Hospital execs, docs charged in $40M kickback scheme

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Executives, physicians and others affiliated with a Dallas-based hospital have been indicted in a $40 million kickback and bribe scheme.

Executives, physicians, investors and other people affiliated with a now-shuttered hospital in Dallas have been indicted in a “massive conspiracy” that prosecutors say involved $40 million in bribes and kickbacks for patient referrals.

An indictment unsealed late last week shows that 21 individuals are facing various felony charges for their alleged role in the scheme that involved the physician-owned Forest Park Medical Center (FPMC), according to an announcement from U.S. Attorney John Parker of the Northern District of Texas.  

“The charges announced today show that the government will not tolerate corrupt practices by medical providers motivated by greed,” said Dallas FBI Special Agent in Charge Thomas M. Class, Sr.

FPMC in Dallas, which closed its doors in 2015, was founded on the strategy of maximizing profits for physician investors by initially refusing to join insurance plans’ networks, thus drawing high out-of-network reimbursement rates, the announcement says.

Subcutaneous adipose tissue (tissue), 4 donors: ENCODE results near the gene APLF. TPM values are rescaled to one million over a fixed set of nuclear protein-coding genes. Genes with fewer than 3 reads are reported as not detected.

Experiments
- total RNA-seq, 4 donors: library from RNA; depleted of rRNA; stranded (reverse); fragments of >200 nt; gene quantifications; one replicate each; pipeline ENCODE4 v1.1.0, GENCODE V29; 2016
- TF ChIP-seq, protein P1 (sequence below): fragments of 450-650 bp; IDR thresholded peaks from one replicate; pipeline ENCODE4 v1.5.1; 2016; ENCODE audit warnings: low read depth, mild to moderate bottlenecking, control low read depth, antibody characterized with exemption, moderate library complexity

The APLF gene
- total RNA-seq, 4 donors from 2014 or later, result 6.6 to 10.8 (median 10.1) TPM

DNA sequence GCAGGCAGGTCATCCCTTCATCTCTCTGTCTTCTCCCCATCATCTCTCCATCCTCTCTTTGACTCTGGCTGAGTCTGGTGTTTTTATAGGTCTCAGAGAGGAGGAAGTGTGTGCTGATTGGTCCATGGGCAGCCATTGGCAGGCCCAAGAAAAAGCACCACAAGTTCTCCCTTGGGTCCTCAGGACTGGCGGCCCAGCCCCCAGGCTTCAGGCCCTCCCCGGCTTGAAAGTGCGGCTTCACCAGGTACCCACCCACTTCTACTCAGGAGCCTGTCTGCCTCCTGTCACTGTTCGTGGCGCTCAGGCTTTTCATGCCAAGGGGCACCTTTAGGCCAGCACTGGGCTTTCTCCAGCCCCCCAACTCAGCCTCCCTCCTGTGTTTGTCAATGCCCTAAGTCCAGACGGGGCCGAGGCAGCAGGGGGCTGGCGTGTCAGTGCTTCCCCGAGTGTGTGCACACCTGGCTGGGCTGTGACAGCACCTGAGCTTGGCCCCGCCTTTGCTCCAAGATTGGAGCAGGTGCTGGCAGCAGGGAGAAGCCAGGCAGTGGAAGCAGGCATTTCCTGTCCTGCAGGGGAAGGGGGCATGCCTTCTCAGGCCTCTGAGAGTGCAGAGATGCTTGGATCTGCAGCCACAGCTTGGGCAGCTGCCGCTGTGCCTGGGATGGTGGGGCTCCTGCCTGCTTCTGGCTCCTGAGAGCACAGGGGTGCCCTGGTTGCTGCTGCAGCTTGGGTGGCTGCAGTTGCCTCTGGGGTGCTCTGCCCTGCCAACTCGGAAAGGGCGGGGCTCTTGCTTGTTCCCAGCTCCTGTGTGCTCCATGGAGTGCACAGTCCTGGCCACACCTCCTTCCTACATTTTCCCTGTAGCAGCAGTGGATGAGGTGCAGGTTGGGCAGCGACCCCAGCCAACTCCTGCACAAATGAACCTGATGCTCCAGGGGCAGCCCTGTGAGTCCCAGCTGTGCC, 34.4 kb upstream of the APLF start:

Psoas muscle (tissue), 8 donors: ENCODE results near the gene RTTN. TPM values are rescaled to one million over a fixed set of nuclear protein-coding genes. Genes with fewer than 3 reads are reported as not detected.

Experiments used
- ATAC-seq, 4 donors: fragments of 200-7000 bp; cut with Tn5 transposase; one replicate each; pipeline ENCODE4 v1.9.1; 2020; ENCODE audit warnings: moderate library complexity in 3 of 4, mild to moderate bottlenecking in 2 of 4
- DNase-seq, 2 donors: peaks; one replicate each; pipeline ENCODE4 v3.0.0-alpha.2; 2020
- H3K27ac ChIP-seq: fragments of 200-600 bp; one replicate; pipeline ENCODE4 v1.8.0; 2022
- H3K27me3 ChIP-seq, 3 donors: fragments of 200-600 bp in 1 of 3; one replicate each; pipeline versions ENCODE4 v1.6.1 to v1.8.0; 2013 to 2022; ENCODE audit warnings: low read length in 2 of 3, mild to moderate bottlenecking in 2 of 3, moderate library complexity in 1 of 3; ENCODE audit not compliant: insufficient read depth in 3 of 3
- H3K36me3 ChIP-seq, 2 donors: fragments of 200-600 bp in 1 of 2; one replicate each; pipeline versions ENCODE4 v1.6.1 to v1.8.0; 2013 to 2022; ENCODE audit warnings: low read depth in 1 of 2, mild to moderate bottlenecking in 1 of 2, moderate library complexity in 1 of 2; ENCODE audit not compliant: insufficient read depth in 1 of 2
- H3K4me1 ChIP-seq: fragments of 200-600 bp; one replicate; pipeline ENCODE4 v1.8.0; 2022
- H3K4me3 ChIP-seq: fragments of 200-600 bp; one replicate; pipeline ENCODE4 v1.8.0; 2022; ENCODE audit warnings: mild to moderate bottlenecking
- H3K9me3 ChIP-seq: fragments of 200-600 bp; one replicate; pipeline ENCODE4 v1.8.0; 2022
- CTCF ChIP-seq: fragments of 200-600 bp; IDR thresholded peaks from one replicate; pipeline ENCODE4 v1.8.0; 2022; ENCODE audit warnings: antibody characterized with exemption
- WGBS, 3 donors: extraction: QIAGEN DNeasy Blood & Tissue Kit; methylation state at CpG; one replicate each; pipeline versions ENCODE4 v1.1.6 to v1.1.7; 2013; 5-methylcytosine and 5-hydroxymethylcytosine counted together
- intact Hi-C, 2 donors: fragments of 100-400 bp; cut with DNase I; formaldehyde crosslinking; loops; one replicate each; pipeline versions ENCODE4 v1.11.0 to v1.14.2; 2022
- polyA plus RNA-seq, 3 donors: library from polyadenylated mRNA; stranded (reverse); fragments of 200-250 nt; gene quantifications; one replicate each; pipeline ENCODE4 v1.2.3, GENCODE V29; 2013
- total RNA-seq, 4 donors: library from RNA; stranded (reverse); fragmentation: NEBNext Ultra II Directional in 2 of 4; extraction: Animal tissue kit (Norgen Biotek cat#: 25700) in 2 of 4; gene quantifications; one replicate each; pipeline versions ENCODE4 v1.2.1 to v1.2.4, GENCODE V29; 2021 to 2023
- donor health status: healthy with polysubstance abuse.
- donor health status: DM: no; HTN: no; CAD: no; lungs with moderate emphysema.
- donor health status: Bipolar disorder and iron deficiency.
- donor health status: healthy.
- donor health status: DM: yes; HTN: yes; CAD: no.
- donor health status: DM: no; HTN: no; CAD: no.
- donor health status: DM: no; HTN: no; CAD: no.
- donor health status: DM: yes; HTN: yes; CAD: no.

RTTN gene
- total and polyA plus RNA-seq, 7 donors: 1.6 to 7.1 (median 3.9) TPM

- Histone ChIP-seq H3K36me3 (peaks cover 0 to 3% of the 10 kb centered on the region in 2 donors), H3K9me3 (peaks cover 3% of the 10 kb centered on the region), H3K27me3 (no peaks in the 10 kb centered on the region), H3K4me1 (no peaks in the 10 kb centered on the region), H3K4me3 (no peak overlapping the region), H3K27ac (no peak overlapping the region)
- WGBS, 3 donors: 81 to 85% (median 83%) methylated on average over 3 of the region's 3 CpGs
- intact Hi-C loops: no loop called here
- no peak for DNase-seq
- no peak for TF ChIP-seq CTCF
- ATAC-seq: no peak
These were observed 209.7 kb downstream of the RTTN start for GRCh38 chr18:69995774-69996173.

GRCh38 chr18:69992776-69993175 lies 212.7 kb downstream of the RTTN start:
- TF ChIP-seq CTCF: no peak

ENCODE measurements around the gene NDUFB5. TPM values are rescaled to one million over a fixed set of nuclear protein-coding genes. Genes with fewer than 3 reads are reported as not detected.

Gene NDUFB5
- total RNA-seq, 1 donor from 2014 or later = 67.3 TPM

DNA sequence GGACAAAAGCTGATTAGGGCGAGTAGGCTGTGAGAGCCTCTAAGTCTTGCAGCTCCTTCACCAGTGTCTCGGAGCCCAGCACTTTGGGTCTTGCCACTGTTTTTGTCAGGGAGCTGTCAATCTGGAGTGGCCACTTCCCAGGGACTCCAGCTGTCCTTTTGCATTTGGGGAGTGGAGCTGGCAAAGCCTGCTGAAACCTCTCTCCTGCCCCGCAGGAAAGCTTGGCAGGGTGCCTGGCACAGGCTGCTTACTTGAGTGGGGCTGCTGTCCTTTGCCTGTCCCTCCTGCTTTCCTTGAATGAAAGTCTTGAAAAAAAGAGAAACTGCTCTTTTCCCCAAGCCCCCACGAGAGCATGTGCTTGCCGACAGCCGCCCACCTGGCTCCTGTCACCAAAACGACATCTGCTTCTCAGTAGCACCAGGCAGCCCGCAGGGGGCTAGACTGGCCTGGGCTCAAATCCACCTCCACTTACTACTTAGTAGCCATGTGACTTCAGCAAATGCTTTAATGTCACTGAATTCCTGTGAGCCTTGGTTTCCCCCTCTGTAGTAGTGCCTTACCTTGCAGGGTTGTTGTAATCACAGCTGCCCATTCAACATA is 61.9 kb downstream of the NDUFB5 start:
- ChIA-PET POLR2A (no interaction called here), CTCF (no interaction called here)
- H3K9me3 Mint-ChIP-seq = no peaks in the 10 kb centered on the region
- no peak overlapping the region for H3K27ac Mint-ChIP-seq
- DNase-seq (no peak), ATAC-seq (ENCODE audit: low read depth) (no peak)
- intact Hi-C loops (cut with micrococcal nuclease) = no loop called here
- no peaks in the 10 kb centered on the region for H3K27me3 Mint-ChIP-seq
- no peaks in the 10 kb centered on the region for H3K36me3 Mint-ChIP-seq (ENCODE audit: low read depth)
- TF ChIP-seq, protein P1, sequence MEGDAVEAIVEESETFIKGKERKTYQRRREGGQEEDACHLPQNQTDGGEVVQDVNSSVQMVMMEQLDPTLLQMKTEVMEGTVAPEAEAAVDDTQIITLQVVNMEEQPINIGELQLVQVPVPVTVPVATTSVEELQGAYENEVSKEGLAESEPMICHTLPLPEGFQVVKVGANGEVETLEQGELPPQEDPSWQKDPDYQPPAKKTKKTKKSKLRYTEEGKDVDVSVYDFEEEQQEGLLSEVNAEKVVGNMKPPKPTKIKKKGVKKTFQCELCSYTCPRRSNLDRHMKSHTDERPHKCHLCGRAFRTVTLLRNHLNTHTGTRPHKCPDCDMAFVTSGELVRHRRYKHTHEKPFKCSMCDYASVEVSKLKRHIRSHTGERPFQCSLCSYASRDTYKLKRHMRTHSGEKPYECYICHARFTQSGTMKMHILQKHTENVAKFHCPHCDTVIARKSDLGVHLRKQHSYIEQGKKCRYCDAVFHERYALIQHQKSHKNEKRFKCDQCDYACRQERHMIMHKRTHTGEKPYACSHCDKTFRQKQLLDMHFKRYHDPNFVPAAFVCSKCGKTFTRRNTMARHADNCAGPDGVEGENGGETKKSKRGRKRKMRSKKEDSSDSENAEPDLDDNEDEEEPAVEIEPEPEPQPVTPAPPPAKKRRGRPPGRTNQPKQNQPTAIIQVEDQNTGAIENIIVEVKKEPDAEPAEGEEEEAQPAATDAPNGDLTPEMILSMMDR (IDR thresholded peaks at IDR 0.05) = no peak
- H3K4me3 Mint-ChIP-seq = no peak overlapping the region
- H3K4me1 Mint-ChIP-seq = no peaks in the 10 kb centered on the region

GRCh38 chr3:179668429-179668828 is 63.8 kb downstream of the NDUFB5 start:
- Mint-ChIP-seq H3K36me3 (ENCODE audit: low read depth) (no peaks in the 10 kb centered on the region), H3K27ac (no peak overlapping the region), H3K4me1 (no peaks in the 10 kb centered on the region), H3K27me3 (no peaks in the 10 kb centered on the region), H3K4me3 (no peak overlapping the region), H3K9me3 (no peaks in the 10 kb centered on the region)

The hospital’s owners and managers are accused of using various businesses to funnel bribe and kickback payments to surgeons, primary care physicians, chiropractors, lawyers, worker’s compensation preauthorization specialists and others in exchange for referring patients to the facility who had high-reimbursing insurance benefits. People affiliated with FPMC also allegedly attempted to “sell” unwitting Medicare and Medicaid beneficiaries with lower-reimbursing coverage to other facilities in exchange for cash.

Surgeons who received bribe and kickback payments in exchange for referrals, meanwhile, “spent the vast majority of the bribe payments marketing their personal medical practices, which benefitted them financially, or on personal expenses, such as cars, diamonds and payments to family members,” the announcement says.

In all, health plans and government benefit programs were billed more than $500 million as a result of the bribes and kickbacks, and FPMC collected more than $200 million in “tainted and unlawful claims.”

Another fraud and kickback scheme, totaling $16 million, resulted in charges filed in October against two former executives at an Indiana nursing home chain. Prosecutors say they conspired with other associates to have vendors overcharge for their services, then used the proceeds to buy lavish items like lakefront property, Rolex watches and gold bullion and coins.